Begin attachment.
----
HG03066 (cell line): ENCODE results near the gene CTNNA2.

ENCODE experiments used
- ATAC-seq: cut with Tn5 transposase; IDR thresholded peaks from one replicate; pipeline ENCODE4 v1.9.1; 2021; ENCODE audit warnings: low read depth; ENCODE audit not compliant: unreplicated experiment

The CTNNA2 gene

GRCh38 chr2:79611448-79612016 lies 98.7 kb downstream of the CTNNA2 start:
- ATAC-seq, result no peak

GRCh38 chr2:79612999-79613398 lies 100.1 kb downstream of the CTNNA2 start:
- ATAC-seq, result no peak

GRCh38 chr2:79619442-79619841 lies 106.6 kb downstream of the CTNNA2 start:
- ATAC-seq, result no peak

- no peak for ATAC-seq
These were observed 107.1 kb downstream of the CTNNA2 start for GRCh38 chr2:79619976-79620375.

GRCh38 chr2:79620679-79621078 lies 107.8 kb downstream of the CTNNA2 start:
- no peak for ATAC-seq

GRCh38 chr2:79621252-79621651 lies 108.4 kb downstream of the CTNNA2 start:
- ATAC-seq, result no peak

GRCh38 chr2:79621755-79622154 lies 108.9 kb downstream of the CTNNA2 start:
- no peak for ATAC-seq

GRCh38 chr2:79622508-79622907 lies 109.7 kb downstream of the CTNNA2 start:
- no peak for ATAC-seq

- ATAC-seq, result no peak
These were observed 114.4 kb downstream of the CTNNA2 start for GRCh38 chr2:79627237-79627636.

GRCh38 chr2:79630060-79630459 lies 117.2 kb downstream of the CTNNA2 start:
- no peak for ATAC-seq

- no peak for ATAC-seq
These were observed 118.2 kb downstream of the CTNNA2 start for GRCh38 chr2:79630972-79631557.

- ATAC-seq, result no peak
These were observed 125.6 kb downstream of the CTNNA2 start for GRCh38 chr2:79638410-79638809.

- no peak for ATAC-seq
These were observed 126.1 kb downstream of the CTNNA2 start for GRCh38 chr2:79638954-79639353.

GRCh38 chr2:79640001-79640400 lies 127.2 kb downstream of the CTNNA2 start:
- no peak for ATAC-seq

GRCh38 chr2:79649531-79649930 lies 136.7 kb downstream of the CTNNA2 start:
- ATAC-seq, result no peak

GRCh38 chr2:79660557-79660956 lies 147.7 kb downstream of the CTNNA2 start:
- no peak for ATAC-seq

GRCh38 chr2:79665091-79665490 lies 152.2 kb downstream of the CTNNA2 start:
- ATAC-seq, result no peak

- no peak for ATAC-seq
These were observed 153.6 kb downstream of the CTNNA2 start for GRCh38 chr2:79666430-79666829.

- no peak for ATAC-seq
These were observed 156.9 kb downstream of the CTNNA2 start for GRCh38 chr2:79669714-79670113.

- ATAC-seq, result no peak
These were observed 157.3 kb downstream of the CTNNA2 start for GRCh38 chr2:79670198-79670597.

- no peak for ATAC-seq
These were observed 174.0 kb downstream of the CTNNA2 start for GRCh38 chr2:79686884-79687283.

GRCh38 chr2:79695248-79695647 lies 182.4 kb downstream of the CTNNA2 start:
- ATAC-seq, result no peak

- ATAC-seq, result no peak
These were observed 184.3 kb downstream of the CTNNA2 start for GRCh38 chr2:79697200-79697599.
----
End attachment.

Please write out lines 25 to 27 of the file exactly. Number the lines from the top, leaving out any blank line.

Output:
- no peak for ATAC-seq
These were observed 118.2 kb downstream of the CTNNA2 start for GRCh38 chr2:79630972-79631557.

- ATAC-seq, result no peak